Published Data Library (PDL)

GESLA (Global Extreme Sea Level Analysis) high frequency sea level dataset - Version 2


GESLA (Global Extreme Sea Level Analysis) high frequency sea level dataset - Version 2.

Author(s) Woodworth P.L. (1); Hunter J.R. (2); Marcos Moreno M. (3); Caldwell P.C. (4); Menendez M. (5); Haigh I.D. (6)

(1) National Oceanography Centre, Liverpool; (2) Antarctic Climate and Ecosystems Cooperative Research Centre; (3) Mediterranean Institute for Advanced Studies Natural Resources Department; (4) Department of Oceanography, University of Hawai'i at Manoa; (5) University of Cantabria Environmental Hydraulics Institute; (6) University of Southampton School of Ocean and Earth Science

Subject elevation, oceans

The dataset contains 39148 years of sea level data from 1355 station records, with some stations having alternative versions of the records provided from different sources. GESLA-2 data may be obtained from The site also contains the file format description and other information. The text files contain headers with lines of metadata followed by the data itself in a simple column format. All the tide gauge data in GESLA-2 have hourly or more frequent sampling. The basic data from the US National Atmospheric and Oceanic Administration (NOAA) are 6-minute values but for GESLA-2 purposes we instead settled on their readily-available 'verified hourly values'. Most UK records are also hourly values up to the 1990s, and 15-minute values thereafter. Records from some other sources may have different sampling, and records should be inspected individually if sampling considerations are considered critical to an analysis. The GESLA-2 dataset has global coverage and better geographical coverage that the GESLA-1 with stations in new regions (defined by stations in the new dataset located more than 50 km from any station in GESLA-1). For example, major improvements can be seen to have been made for the Mediterranean and Baltic Seas, Japan, New Zealand and the African coastline south of the Equator. The earliest measurements are from Brest, France (04/01/1846) and the latest from Cuxhaven, Germany and Esbjerg, Denmark (01/05/2015). There are 29 years in an average record, although the actual number of years varies from only 1 at short-lived sites, to 167 in the case of Brest, France. Most of the measurements in GESLA-2 were made during the second half of the twentieth century. The most globally-representative analyses of sea level variability with GESLA-2 will be those that focus on the period since about 1970. Historically, delayed-mode data comprised spot values of sea level every hour, obtained from inspection of the ink trace on a tide gauge chart. Nowadays tide gauge data loggers provide data electronically. Data can be either spot values, integrated (averaged) values over specified periods (e.g. 6 minutes), or integrated over a specified period within a longer sampling period (e.g. averaged over 3 minutes every 6 minutes). The construction of this dataset is fundamental to research in sea level variability and also to practical aspects of coastal engineering. One component is concerned with encouraging countries to install tide gauges at locations where none exist, to operate them to internationally agreed standards, and to make the data available to interested users. A second component is concerned with the collection of data from the global set of tide gauges, whether gauges have originated through the GLOSS programme or not, and to make the data available. The records in GESLA-2 will have had some form of quality control undertaken by the data providers. However, the extent to which that control will have been undertaken will inevitably vary between providers and with time. In most cases, no further quality control has been made beyond that already undertaken by the data providers. Although there are many individual contributions, over a quarter of the station-years are provided by the research quality dataset of UHSLC. Contributors include: British Oceanographic Data Centre; University of Hawaii Sea Level Center; Japan Meteorological Agency; US National Oceanic and Atmospheric Administration; Puertos del Estado, Spain; Marine Environmental Data Service, Canada; Instituto Espanol de Oceanografica, Spain; idromare, Italy; Swedish Meteorological and Hydrological Institute; Federal Maritime and Hydrographic Agency, Germany; Finnish Meteorological Institute; Service hydrographique et oceanographique de la Marine, France; Rijkswaterstaat, Netherlands; Danish Meteorological Institute; Norwegian Hydrographic Service; Icelandic Coastguard Service; Istituto Talassographico di Trieste; Venice Commune, Italy;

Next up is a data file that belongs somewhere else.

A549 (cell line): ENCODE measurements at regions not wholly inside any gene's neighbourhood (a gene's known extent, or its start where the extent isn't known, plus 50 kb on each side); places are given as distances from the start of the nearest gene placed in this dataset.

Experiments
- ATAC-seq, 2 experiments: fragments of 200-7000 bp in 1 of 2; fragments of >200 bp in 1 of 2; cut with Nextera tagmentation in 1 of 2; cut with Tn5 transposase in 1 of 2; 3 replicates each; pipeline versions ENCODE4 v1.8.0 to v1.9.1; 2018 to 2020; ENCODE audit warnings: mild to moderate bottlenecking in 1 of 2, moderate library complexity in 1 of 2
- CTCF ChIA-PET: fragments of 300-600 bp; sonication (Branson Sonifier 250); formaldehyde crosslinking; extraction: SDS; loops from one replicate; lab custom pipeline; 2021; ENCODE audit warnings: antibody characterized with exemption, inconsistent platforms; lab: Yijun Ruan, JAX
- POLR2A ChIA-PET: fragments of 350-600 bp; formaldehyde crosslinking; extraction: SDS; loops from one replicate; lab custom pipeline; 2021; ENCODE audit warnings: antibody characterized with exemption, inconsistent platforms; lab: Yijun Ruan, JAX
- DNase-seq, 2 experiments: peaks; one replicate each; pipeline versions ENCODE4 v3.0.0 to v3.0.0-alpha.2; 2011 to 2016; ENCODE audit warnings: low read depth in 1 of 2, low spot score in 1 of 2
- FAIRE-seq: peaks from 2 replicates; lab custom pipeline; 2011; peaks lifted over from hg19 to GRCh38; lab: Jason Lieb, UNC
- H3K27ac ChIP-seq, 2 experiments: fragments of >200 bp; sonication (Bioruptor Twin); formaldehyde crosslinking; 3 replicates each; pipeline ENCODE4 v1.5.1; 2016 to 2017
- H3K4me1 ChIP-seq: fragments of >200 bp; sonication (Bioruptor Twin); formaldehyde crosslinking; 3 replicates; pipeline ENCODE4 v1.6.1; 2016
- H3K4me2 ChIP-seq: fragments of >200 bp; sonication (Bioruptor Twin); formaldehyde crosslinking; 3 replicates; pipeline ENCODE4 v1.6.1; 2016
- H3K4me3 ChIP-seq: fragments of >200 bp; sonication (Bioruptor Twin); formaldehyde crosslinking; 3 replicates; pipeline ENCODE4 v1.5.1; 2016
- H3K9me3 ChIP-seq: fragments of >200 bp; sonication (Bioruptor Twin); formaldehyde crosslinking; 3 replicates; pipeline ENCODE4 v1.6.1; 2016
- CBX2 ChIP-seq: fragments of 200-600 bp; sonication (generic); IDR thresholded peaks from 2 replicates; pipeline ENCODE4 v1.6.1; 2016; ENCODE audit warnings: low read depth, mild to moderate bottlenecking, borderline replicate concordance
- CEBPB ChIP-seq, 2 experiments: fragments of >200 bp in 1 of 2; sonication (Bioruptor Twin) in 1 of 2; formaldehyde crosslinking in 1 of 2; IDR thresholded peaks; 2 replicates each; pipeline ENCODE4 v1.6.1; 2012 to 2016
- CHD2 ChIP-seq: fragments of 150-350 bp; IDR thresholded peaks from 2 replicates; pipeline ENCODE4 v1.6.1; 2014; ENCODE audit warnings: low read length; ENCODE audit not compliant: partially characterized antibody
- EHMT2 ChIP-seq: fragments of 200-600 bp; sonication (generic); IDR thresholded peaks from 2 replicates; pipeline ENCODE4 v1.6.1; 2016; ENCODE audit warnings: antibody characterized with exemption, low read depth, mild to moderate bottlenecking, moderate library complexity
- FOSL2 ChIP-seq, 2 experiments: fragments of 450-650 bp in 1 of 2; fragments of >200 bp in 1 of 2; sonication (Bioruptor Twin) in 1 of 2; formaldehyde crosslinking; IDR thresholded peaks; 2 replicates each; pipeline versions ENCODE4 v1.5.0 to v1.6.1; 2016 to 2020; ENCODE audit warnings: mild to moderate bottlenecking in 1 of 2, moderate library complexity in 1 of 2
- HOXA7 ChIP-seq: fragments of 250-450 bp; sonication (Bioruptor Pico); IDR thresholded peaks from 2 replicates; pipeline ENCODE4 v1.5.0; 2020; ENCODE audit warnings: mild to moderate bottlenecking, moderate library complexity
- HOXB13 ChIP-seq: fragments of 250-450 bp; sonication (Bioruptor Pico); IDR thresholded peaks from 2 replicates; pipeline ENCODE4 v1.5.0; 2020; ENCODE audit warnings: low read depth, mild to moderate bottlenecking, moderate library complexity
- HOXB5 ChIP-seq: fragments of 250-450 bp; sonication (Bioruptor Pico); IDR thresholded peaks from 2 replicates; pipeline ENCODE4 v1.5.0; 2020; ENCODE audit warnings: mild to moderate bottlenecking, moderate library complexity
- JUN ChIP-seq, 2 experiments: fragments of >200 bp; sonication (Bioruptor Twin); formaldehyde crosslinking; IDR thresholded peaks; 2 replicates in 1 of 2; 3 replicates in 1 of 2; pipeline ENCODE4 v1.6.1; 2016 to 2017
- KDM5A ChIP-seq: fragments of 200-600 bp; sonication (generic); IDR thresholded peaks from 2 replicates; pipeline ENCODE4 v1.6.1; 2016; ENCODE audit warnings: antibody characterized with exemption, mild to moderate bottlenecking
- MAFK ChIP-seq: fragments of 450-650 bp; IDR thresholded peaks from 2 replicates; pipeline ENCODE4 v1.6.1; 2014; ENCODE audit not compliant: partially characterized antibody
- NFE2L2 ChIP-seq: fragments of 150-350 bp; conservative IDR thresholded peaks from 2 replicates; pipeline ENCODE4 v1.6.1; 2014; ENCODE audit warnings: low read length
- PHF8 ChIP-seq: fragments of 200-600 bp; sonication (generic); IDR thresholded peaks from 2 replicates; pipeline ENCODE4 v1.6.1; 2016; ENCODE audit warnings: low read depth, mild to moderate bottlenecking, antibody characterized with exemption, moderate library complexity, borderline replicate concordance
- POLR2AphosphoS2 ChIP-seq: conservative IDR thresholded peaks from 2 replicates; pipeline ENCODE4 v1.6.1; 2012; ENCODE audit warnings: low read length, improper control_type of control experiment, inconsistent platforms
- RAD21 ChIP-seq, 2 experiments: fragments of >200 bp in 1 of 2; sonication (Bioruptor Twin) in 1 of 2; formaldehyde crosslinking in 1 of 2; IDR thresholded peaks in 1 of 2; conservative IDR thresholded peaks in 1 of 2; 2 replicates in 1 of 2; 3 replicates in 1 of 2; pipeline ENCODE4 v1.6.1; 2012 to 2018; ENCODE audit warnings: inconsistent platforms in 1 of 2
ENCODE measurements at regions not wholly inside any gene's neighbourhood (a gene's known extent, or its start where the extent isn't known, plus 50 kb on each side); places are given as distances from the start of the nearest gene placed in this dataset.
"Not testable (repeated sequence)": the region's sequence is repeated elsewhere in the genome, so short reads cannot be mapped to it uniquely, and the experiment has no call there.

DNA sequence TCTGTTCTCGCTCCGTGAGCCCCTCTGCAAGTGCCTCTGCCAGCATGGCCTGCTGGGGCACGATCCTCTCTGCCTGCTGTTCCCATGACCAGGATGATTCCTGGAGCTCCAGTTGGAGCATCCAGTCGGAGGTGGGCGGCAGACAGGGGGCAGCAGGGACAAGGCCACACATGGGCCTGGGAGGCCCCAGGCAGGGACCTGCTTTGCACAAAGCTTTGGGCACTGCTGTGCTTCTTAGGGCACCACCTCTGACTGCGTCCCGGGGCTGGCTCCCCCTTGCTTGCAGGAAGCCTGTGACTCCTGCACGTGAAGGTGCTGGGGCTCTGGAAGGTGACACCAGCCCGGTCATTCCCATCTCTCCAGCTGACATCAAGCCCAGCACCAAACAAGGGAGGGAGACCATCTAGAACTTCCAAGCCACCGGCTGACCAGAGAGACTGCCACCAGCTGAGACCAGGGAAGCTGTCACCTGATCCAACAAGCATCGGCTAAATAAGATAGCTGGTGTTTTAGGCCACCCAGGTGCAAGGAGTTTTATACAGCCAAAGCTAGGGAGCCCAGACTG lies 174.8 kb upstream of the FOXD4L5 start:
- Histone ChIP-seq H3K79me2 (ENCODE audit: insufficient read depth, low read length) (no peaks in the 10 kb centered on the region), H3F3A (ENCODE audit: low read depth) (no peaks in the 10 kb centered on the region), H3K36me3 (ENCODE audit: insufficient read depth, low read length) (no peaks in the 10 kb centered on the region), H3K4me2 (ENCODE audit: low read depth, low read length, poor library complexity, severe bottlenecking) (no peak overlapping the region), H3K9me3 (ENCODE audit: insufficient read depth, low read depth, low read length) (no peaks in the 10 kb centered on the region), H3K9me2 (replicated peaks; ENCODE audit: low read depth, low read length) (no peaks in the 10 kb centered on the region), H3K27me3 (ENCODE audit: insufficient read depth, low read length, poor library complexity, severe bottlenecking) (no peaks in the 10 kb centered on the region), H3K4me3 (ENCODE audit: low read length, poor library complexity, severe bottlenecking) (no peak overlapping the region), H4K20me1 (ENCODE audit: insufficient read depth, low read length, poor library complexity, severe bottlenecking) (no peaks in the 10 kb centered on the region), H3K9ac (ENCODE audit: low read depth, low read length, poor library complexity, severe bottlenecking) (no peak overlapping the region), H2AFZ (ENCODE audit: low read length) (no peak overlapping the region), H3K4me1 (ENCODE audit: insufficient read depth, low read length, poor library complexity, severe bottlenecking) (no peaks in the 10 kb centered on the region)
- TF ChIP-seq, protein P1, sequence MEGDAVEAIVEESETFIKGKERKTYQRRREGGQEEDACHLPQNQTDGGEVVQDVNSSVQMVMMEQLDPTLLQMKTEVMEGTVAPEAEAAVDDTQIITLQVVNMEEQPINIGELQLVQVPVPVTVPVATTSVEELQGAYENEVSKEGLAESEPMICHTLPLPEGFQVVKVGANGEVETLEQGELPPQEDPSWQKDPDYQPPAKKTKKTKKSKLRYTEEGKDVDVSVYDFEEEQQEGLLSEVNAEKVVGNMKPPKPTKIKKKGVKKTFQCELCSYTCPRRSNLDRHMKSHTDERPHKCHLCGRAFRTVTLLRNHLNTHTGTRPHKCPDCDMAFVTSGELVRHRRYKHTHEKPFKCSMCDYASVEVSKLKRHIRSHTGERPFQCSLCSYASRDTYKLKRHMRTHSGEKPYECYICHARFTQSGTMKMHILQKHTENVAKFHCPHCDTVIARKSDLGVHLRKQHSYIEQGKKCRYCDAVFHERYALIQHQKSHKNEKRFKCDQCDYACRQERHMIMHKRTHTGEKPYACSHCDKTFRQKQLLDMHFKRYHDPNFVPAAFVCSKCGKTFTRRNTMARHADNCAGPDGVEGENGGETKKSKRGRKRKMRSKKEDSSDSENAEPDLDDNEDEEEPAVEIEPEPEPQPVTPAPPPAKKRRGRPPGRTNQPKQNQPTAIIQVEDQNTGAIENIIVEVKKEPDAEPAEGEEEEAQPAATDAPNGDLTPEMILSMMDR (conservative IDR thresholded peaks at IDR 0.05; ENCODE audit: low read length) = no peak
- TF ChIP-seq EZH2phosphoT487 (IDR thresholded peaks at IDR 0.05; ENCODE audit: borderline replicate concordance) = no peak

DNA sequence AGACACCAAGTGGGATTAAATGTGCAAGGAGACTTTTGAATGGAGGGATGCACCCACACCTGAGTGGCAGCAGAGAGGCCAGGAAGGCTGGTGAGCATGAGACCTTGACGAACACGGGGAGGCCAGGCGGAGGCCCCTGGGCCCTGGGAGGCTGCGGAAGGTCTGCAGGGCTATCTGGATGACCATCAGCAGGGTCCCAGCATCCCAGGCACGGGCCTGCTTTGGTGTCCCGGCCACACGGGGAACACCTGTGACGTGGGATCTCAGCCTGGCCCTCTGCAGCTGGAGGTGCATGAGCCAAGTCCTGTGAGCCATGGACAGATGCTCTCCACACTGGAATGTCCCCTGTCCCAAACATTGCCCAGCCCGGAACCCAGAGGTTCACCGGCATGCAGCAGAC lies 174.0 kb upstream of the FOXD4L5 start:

Temporal coverage 04 January 1846 - 01 May 2015
Spatial coverage World
File format Documents, Text or Plaintext
Language English
Discovery metadata record Link to the related European Directory of Marine Environmental Data (EDMED) record
Publisher British Oceanographic Data Centre - Natural Environment Research Council, UK
Publication date 31 August 2016
Digital Object Identifier (DOI) doi:10.5285/3b602f74-8374-1e90-e053-6c86abc08d39
Short DOI doi:10/bp74
Citation text Woodworth P.L.; Hunter J.R.; Marcos Moreno M.; Caldwell P.C.; Menendez M.; Haigh I.D. (2016). GESLA (Global Extreme Sea Level Analysis) high frequency sea level dataset - Version 2. British Oceanographic Data Centre - Natural Environment Research Council, UK. doi:10/bp74.

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